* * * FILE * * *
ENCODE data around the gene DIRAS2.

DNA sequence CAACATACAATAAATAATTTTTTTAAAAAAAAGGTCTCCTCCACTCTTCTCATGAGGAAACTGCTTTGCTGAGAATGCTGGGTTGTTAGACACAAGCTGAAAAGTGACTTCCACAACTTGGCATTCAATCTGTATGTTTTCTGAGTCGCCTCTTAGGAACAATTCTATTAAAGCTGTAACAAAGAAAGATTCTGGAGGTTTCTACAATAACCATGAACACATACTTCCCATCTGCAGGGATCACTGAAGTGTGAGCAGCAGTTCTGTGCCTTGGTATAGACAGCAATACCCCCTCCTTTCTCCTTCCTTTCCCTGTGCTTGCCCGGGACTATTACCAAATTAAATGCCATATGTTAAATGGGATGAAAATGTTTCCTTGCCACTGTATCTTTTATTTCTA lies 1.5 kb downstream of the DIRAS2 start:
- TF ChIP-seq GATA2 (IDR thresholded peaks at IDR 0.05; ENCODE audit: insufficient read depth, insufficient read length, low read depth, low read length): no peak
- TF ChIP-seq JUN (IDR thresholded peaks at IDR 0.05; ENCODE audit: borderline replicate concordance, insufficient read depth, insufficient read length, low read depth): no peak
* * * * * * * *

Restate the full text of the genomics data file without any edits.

ENCODE data around the gene DIRAS2.

DNA sequence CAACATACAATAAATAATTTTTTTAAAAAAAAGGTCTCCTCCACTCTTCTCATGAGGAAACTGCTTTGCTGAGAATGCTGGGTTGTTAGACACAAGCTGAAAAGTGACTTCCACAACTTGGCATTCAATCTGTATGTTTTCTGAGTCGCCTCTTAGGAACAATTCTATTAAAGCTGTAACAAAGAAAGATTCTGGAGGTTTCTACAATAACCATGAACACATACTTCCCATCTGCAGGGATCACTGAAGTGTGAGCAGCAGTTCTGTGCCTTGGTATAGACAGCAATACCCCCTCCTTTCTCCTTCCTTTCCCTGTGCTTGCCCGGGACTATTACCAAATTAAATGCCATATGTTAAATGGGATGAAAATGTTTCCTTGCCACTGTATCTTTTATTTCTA lies 1.5 kb downstream of the DIRAS2 start:
- TF ChIP-seq GATA2 (IDR thresholded peaks at IDR 0.05; ENCODE audit: insufficient read depth, insufficient read length, low read depth, low read length): no peak
- TF ChIP-seq JUN (IDR thresholded peaks at IDR 0.05; ENCODE audit: borderline replicate concordance, insufficient read depth, insufficient read length, low read depth): no peak